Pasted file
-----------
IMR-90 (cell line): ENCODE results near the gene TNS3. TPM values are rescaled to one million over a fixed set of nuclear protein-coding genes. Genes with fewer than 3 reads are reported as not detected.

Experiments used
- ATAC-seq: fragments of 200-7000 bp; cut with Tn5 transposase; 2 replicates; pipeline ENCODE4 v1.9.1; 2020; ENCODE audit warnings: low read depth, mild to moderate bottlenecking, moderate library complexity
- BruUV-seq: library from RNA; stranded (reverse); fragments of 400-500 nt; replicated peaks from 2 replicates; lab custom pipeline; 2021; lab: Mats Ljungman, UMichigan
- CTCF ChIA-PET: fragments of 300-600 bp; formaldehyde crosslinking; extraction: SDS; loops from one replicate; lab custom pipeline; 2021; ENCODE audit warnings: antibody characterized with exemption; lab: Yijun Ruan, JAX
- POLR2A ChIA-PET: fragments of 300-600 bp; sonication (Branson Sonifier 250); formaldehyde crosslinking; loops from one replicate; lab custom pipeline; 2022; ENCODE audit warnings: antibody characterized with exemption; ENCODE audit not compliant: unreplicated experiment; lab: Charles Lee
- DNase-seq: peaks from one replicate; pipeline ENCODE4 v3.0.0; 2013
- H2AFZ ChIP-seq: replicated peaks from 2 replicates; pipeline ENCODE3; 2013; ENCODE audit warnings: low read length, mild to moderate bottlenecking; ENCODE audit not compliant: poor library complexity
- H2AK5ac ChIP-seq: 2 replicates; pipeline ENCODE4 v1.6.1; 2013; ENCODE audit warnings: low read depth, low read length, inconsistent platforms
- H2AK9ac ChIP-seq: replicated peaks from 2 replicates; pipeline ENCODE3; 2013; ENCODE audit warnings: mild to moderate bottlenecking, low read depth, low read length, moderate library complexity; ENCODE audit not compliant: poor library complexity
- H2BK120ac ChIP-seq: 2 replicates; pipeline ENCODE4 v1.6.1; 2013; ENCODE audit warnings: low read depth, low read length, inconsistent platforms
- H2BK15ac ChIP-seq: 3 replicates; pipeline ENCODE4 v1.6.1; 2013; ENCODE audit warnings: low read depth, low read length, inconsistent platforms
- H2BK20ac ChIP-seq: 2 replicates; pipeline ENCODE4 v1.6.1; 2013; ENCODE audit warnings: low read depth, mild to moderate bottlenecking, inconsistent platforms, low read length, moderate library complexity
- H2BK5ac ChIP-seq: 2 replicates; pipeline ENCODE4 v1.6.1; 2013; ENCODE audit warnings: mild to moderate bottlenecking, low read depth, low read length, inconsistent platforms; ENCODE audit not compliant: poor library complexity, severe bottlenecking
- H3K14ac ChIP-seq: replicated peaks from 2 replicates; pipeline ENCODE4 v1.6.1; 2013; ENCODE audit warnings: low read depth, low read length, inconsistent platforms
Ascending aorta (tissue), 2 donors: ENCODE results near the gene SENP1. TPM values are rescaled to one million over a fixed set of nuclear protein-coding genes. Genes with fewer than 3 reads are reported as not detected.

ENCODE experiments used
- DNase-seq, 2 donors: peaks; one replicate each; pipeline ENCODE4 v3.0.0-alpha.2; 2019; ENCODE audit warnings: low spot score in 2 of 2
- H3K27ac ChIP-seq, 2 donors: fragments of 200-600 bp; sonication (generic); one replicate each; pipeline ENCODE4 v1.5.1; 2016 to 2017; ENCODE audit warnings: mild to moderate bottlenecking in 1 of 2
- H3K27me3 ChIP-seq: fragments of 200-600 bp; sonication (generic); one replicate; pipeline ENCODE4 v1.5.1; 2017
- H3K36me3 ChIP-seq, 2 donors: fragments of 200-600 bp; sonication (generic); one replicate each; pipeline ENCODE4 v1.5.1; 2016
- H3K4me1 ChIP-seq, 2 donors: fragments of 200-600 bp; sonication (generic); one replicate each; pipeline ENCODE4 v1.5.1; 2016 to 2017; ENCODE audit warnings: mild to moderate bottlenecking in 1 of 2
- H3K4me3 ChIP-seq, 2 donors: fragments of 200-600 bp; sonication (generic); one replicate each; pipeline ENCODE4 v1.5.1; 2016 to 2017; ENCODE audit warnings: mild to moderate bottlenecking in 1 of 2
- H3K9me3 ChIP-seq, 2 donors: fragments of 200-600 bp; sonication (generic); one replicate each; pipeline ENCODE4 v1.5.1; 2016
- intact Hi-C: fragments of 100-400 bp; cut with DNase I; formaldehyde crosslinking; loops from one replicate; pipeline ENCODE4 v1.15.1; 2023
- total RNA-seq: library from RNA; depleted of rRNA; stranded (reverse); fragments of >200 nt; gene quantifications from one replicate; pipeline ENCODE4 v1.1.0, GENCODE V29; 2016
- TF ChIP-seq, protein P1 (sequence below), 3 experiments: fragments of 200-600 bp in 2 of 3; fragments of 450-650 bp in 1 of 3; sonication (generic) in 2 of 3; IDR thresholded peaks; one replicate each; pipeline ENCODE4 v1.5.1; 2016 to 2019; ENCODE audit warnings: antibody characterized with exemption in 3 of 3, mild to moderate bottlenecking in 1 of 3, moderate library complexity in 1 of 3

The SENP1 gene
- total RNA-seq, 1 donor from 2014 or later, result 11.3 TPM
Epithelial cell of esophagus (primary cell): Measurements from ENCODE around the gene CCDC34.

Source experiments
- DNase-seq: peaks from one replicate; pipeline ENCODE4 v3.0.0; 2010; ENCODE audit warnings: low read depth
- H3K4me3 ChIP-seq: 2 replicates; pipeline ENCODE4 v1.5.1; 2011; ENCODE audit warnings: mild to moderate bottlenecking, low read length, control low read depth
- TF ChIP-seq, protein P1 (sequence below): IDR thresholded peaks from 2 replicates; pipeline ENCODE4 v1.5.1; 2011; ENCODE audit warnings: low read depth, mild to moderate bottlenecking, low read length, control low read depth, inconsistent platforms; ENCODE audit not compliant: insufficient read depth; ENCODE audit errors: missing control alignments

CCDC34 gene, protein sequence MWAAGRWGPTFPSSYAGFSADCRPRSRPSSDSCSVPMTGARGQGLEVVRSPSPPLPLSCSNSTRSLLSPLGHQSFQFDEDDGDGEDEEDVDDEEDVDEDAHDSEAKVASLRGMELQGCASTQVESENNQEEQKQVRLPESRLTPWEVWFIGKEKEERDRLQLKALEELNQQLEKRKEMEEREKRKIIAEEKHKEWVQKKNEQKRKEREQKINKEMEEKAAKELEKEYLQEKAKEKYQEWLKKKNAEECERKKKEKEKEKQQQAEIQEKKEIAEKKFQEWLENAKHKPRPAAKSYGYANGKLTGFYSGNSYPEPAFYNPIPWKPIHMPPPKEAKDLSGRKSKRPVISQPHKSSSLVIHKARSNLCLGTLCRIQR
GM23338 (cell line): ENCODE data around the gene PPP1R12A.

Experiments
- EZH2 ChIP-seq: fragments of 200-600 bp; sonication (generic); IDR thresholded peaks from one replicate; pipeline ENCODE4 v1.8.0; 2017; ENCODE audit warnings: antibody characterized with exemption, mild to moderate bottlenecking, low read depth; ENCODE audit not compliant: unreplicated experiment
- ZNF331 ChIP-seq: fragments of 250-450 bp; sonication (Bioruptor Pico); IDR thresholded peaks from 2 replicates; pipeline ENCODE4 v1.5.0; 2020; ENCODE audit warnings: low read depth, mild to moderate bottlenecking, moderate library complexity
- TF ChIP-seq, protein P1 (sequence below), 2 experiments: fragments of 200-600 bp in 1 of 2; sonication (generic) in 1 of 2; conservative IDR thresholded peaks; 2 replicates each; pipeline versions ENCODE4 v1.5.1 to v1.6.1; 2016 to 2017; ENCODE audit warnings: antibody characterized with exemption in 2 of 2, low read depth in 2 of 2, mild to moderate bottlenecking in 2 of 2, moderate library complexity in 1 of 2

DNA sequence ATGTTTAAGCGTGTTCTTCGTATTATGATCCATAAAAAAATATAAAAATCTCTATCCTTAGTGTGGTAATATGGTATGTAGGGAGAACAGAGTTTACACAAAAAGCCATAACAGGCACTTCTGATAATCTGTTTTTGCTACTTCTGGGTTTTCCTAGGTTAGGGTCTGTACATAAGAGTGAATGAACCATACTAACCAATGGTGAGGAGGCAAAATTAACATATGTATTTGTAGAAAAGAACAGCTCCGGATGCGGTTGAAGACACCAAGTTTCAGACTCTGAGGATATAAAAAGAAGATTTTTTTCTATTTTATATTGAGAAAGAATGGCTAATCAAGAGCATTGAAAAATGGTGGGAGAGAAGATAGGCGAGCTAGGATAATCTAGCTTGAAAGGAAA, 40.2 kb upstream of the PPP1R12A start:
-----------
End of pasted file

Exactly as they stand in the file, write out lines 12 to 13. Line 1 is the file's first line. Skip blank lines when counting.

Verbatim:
- H2BK15ac ChIP-seq: 3 replicates; pipeline ENCODE4 v1.6.1; 2013; ENCODE audit warnings: low read depth, low read length, inconsistent platforms
- H2BK20ac ChIP-seq: 2 replicates; pipeline ENCODE4 v1.6.1; 2013; ENCODE audit warnings: low read depth, mild to moderate bottlenecking, inconsistent platforms, low read length, moderate library complexity